Bicycle network planning

Learn about the methods and tools used throughout Melbourne and regional Victoria that guide how bicycle routes are identified and how projects are prioritised for improving bicycle facilities along these routes.

Bicycle planning is driven by both Australian and Victorian strategies.

National Cycling Strategy

The National Cycling Strategy 2011-2016 (External link) (External link) provides a framework for all levels of government, the community and industry stakeholders, to encourage more people to get on their bicycles and start riding for a better life.

The Australian Bicycle Council (External link) coordinates the National Cycling Strategy and its website contains links to publications, standards/guides, research/results, policy and plans.

Victoria Cycling Strategy

The Victorian Cycling Strategy, Cycling into the Future 2013-2023 (External link) aims to grow and support cycling in Victoria, making it easier for more people to cycle and to make it safer for people who already ride.

The Department of Transport Planning and Local Infrastructure (External link) also provides information on cycling including guidance for providing bicycle facilities as part of transport projects. For additional information about cycling in Victoria, visit Bicycle Network (External link).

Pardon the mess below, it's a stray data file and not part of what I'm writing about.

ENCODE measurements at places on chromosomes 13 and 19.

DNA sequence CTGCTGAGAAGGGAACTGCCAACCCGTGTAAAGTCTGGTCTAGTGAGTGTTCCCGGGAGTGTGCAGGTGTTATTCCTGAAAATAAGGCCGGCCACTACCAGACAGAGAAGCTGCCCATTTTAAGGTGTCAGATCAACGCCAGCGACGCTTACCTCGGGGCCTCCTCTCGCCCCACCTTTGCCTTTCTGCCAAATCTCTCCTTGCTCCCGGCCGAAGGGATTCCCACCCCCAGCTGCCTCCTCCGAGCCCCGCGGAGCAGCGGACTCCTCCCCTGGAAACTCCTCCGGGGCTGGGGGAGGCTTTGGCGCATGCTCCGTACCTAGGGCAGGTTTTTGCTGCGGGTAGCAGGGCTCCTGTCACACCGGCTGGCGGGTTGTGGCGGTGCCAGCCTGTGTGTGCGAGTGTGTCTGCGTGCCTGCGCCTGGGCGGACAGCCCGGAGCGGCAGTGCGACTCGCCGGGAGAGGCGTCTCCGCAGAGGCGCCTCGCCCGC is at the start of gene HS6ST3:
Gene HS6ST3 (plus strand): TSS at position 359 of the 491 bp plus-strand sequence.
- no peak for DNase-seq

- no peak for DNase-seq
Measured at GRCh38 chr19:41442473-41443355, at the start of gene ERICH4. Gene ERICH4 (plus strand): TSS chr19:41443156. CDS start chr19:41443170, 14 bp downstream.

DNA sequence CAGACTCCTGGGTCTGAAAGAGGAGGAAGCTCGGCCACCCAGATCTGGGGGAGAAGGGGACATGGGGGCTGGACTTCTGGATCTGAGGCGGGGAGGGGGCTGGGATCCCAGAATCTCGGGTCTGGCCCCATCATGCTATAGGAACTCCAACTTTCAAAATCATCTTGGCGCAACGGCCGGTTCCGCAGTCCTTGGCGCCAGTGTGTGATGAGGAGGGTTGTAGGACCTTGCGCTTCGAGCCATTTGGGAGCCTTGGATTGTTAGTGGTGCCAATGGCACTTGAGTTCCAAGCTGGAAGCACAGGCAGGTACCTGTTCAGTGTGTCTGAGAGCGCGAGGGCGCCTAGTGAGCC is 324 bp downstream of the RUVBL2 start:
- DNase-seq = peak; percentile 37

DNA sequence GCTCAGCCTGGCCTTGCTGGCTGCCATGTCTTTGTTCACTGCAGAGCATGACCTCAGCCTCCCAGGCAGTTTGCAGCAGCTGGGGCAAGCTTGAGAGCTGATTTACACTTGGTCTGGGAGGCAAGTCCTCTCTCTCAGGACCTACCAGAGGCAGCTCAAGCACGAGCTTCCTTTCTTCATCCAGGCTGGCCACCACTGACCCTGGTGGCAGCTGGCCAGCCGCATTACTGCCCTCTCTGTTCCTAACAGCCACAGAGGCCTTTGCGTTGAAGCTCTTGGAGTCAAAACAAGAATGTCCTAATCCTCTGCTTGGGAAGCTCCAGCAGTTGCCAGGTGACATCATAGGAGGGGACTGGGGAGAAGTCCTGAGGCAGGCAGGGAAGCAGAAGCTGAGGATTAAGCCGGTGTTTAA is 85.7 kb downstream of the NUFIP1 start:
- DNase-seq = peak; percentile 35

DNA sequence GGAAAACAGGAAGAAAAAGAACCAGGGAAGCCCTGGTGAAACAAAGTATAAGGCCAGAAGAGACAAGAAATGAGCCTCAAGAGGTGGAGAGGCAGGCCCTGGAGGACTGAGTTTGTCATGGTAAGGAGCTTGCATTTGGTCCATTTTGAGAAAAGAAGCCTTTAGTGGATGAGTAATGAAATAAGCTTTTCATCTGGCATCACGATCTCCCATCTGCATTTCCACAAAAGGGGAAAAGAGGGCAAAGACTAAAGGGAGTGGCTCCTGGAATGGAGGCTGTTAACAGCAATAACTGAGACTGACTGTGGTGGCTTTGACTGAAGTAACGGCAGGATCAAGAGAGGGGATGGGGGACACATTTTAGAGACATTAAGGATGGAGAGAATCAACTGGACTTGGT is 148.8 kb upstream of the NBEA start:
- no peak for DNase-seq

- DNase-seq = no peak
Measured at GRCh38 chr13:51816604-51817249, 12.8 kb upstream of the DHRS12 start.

Bicycle networks

A series of bicycle networks, consisting of a range of existing and proposed bicycle routes, have been defined throughout Melbourne and regional Victoria to guide the planning, prioritisation and implementation of bicycle facilities.

The data for the Principal Bicycle Network (PBN), Metropolitan Trail Network (MTN) and Municipal Bicycle Network (MBN) is also available via the Victorian Government Data Directory (External link) in KML format. It can be downloaded and viewed in Google Earth.

Bike riders can check out the bicycle and walking route maps page, covering rail trails and maps related to particular municipalities.

Principal Bicycle Network (PBN) and Bicycle Priority Routes (BPR)